Note: The picture accompanying this post was constructed from an image that was originally posted to Flickr by Never Slim at http://flickr.com/photos/39989459@N00/371852605. The original image is licensed under the terms of the cc-by-2.0.

Python Counterstrike: Squirrel Ambush

Kurt Grandis, a soft-spoken software engineer from North Carolina, delivered a humorous and informative presentation at PyCon 2012. PyCon is the largest annual gathering for the community using and developing the open-source Python programming language. During the course of his presentation, Militarizing Your Backyard with Python: Computer Vision and the Squirrel Hordes, Kurt describes how participating in citizen science (ala the Backyard Bird Count) led him to use Python to tap into computer vision libraries and build an automated sentry water cannon capable of soaking bushy-tailed backyard bandits.

Related Resources:

  • Kurt mentions OpenCV in his presentation. What is it? The Wikipedia entry for OpenCV (or Open Source Computer Vision Library) states that it “is a library of programming functions mainly aimed at real time computer vision.”
  • He also talks about support vector machines (SVM) as a means of analyzing images so as to recognize and distinguish bird shapes from squirrel shapes.
  • Canny edge detection also comes into play.
  • NumPy (also mentioned in the presentation) is the fundamental package for scientific computing with Python.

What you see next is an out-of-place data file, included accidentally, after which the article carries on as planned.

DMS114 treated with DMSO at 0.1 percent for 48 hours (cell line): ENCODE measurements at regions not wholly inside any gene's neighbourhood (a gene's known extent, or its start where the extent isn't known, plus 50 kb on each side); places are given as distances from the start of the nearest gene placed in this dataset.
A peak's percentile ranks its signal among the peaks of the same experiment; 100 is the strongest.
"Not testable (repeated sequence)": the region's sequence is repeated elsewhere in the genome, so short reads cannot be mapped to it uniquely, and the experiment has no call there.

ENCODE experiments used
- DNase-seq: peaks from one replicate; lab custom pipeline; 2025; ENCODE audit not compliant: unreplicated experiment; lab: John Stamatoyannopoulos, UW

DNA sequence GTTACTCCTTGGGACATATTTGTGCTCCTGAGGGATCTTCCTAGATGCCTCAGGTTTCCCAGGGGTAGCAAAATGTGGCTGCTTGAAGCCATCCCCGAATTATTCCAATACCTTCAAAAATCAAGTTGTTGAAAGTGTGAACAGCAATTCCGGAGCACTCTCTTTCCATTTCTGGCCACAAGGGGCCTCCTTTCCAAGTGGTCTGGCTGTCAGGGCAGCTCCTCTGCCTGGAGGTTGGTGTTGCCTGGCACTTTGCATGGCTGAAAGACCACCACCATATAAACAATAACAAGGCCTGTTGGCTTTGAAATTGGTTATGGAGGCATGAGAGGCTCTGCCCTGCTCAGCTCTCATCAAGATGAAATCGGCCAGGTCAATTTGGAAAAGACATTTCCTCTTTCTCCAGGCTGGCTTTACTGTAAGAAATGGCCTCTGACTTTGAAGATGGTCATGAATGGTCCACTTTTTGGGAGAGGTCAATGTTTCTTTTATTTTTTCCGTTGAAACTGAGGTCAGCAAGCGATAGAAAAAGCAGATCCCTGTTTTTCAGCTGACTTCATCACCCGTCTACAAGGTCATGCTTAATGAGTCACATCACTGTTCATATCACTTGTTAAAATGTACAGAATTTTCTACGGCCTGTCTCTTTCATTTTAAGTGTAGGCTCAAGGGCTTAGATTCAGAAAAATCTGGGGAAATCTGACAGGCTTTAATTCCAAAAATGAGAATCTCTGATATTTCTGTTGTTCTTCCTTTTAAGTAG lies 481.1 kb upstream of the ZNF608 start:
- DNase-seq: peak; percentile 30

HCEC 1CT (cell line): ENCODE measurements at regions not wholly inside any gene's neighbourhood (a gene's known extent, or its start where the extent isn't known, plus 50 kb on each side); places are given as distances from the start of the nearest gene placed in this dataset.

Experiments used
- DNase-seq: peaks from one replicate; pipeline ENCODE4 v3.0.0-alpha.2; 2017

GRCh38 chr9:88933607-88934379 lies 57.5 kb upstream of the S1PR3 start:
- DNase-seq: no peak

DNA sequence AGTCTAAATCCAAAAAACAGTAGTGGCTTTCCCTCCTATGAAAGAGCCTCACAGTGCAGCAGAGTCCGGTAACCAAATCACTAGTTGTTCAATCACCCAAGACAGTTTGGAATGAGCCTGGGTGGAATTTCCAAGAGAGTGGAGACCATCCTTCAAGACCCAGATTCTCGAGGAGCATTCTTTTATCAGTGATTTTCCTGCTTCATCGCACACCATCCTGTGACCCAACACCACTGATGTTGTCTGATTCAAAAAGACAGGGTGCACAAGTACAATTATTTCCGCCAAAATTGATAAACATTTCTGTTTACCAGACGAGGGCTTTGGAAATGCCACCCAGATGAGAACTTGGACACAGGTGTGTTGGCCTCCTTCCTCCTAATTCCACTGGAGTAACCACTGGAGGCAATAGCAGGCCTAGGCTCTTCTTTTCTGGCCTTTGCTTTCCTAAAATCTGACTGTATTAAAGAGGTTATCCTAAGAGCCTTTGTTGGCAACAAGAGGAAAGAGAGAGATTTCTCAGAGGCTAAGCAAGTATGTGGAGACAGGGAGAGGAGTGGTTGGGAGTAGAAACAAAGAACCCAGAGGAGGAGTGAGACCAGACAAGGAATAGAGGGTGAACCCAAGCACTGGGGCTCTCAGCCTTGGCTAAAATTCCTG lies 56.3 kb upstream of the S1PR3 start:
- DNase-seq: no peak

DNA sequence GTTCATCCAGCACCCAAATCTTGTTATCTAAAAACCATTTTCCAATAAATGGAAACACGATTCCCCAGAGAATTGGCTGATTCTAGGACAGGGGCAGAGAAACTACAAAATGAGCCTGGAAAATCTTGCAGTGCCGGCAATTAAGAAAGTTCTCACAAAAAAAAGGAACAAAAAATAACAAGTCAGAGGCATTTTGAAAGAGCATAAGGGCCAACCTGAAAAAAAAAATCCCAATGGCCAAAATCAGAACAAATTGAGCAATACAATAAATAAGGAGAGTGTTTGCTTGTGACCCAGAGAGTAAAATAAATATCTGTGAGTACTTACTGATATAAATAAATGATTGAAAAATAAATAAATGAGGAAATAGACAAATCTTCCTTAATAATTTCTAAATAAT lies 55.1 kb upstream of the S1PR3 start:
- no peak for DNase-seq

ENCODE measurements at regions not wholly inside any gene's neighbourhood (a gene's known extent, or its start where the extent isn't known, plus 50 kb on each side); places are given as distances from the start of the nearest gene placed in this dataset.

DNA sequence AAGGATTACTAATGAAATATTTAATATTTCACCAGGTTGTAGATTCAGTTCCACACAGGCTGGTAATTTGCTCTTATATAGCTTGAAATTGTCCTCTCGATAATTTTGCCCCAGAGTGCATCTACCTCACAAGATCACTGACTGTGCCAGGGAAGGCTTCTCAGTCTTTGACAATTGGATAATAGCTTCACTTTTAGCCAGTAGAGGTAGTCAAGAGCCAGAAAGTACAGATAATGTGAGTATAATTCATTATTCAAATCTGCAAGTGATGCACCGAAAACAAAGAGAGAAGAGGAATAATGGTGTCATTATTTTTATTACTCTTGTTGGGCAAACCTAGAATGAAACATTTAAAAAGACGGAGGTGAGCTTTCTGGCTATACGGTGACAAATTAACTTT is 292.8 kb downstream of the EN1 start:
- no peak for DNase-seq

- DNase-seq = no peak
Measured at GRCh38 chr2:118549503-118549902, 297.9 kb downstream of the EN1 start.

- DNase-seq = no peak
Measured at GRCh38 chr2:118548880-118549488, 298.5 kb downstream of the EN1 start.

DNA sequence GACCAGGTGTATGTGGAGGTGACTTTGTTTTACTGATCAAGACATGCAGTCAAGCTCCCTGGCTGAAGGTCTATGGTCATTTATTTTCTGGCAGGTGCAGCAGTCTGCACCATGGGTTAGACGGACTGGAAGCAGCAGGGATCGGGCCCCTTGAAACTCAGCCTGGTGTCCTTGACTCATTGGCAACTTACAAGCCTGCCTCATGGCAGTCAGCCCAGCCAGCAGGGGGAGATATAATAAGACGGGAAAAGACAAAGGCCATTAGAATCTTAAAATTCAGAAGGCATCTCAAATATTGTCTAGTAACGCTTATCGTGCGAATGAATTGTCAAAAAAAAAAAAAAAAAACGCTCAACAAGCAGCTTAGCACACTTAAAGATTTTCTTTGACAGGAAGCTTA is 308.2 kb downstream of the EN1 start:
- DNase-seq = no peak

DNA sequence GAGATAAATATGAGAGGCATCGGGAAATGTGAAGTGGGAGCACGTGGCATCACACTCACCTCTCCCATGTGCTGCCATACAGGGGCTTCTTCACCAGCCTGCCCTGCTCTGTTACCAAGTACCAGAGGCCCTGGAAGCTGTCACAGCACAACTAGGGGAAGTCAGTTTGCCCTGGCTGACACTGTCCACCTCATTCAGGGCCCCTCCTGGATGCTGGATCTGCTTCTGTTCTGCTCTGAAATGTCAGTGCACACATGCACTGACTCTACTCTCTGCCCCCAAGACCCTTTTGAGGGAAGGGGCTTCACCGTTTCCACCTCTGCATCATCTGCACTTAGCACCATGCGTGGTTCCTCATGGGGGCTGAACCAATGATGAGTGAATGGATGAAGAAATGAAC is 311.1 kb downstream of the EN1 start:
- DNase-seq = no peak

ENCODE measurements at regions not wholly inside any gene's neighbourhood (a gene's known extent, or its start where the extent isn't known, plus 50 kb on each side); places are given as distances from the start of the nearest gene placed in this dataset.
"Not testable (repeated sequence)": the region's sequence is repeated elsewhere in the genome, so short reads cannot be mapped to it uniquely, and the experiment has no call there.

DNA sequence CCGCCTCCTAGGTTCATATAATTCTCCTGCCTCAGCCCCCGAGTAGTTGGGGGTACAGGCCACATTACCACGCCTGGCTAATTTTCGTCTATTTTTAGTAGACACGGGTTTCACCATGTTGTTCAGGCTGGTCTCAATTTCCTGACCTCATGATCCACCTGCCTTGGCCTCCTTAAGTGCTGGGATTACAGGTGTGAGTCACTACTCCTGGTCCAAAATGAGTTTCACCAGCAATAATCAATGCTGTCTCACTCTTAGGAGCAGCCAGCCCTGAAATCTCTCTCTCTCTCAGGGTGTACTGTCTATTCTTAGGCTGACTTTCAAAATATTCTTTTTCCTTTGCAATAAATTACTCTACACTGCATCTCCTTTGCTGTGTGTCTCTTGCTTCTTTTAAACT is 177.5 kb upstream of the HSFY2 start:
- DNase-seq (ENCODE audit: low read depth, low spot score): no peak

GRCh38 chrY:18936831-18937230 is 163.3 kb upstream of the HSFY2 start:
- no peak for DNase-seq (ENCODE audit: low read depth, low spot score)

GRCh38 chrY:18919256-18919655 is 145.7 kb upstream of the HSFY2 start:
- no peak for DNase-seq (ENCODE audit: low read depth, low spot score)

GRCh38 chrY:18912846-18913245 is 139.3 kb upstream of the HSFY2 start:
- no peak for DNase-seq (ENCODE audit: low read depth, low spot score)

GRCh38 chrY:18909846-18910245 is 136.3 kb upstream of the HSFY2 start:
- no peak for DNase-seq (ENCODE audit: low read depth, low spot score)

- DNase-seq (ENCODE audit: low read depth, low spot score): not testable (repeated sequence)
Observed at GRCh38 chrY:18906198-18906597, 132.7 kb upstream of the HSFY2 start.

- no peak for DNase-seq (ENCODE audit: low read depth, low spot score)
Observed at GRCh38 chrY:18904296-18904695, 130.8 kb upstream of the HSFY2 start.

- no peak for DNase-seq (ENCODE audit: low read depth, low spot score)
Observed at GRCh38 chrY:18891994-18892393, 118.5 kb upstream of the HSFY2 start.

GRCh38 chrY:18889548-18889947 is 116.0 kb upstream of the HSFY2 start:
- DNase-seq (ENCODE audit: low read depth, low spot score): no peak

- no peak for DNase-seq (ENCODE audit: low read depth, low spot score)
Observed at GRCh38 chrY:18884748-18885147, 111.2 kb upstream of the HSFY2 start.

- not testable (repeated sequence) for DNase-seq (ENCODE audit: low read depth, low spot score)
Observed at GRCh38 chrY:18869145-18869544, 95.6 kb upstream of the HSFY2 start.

A Band-Aid Approach to Fighting Cancer That Just Might Work

I’ve just finished reading Alex Goldmark‘s uplifting article for GOODThe Next Time You Cut Your Finger, Save a Life. Go read Alex’s work! What makes this story so compelling is how wonderfully simple and powerful an idea be. You’ll also get to know Graham Douglas. Graham has a brother who, despite daunting odds, was fortunate to find a donor match for bone marrow. The treatment helped Graham’s brother survive leukemia. The experience inspired Graham. He focused on how to find even more potential donors. His approach was both unorthodox and brilliant.

Help adhesive bandages

Picozu: Flashy Without Flash

I just started tinkering with Picozu. It’s a drawing and photo retouching application that’s built on Javascript, HTML 5 and CSS3. Since Picozu doesn’t run on any Flash or ActionScript, I’m predicting that mobile phone developers will enjoy playing around with it. As for me, I want to see how well it works on a Google Chromebook and an iPad as well as an old laptop where I’ve installed Wubi.

Up until now, I’ve been steering my students to Aviary and its rich assortment of tools. I am eager to see what they make of Picozu. I’m always on the lookout for tools and resources that don’t lock my learners into one way of doing things. Today’s students shouldn’t be dependent on vendor-specific plugins (like Flash) or tied to a particular machine.

Picozu